Magic for a Price: An Allie Beckstrom Novel
Here it is, the end of the Allie Beckstrom series. I’m sad to see it go. For the past few years I’ve followed Allie and her friends and allies with great interest. Magic for a Price wraps up the last dangling plot threads and delivers an explosive finish.
(Description nicked from B&N.com.)
“For most of her life, Allison Beckstrom has used magic and accepted the heavy price it exacts. But now that all magic is poisoned, it’s no longer just using people—it’s killing them.
With Portland about to descend into chaos, Allie needs to find a way to purify the wells of tainted magic beneath the city. But the only options left to her are grim: attempt to close down magic forever, or follow her father’s plan to set magic into the right hands—even though she’s learned to never trust his word.
Now, Allie will have to make a choice and face the darkness of her own deepest fears, before time runs out for them all…”
I have some mixed feelings about this book. One the good side, it was nice to see all of the characters that we’ve come to know over the course of the series come together in a final story. In particular, I was glad to see Cody (the rogue magic user from early in the series) and Nora (Allie’s best friend) getting a part in the tale. Nora was a much bigger part of Allie’s life before, and I missed her when events took Allie away from her.
That actually brings up something that I miss from earlier books: Allie’s memory loss from magic use. That was one of the things that I originally liked about the premise, because it seemed like an element that could lead to a host of interesting stories. At one point in this book, Allie finds her old notebook and suddenly starts writing in it again, and I thought “Oh yeah, we haven’t seen that for a while.” It was actually a little jarring to have that pop up again at a random moment.
The main focus on this final novel is the confrontation with Leander and Isabelle, the Soul Complements who are trying to cheat death and take over all magic. These two, while certainly pulling strings in previous books, haven’t been present all that much; as a result, I wasn’t as invested in the fight with them as I was in the last book’s confrontation with Jingo Jingo. Think of it this way: In Lord of the Rings, I would argue that you’re less invested in Sauron’s downfall and more invested in the destruction of the One Ring, even though they amount to the same thing. This principle applies here: while taking down Leander and Isabelle is the ultimate goal, seeing their helpers destroyed is more satisfying because they are the ones we’ve been watching more (in much the same way that we watch Frodo carrying the Ring). So while the final battle was good, I wasn’t as emotionally invested in it as I was in the downfall of Jingo.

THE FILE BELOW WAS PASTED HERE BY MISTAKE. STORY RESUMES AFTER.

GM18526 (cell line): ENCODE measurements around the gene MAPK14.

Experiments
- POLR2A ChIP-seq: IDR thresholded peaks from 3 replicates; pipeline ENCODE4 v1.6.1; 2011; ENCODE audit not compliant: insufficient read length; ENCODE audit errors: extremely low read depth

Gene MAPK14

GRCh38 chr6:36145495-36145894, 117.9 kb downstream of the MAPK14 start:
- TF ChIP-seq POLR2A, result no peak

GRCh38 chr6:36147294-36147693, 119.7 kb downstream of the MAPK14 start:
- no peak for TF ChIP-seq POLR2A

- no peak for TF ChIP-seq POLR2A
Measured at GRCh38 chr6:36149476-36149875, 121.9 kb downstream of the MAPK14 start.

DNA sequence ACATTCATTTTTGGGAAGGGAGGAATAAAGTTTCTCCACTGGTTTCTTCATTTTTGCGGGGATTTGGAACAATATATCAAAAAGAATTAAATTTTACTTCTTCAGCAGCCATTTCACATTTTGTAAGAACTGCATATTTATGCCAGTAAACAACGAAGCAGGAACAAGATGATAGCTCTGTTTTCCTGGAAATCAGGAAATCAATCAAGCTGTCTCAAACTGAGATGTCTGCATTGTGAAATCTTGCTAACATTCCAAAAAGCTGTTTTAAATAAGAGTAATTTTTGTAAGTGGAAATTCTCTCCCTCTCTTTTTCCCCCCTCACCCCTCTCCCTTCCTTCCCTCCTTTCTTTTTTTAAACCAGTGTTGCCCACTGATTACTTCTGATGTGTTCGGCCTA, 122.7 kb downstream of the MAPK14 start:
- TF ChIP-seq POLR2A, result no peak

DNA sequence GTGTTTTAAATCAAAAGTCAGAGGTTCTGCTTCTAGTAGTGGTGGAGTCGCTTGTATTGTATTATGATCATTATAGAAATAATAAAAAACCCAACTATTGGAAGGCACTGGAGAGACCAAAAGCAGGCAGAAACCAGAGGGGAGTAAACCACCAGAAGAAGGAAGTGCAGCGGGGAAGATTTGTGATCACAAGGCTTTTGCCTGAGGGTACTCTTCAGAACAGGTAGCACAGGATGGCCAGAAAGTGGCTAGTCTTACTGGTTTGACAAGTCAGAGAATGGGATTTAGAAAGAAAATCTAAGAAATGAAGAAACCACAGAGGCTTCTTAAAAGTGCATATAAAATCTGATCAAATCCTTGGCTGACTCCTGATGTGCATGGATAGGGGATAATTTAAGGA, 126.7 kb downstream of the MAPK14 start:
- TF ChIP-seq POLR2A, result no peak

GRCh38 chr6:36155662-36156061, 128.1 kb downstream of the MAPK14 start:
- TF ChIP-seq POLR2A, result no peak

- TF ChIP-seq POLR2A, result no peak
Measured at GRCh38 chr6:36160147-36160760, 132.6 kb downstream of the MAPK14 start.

I also felt that there were some aspects that got a little repetitive: Shame and Terric waffling on their Soul Complement bond; Allie never getting a moment to rest and having to keep going no matter what; running around to the local magic wells to do arcane things. They all make sense within the plot structure, but a lot of this is stuff that we’ve seen just recently in the past couple of books. This may be amplified for me, since I read the final two books in the series back to back, so I can’t say for sure that this is a flaw.
However, the series certainly ends with a bang. There’s no shortage of action, and as mentioned earlier, most everybody from the series shows up at one point or another. There are secrets revealed about Allie’s past as well as her father’s. In fact, that was my favorite part of the book, because some questions about Allie’s childhood are finally answered.
Armchair editor that I am (and isn’t that what I’m supposed to do?), I would probably have condensed much of the final three books in the series into one blockbuster, knock-your-socks-off showdown with all the forces of evil. Even so, I did like Magic for a Price. It’s a pretty good end to a strong urban fantasy series. I’ve heard hints that there will be another series set in this world, so I’ll be keeping my eyes open for that!
This review appeared on Owlcat Mountain on December 6, 2012.
Series: Allie Beckstrom
Page Count: 368
Publication Date: November 6, 2012
Acquired: Provided by the publisher as an e-ARC through NetGalley
Read an excerpt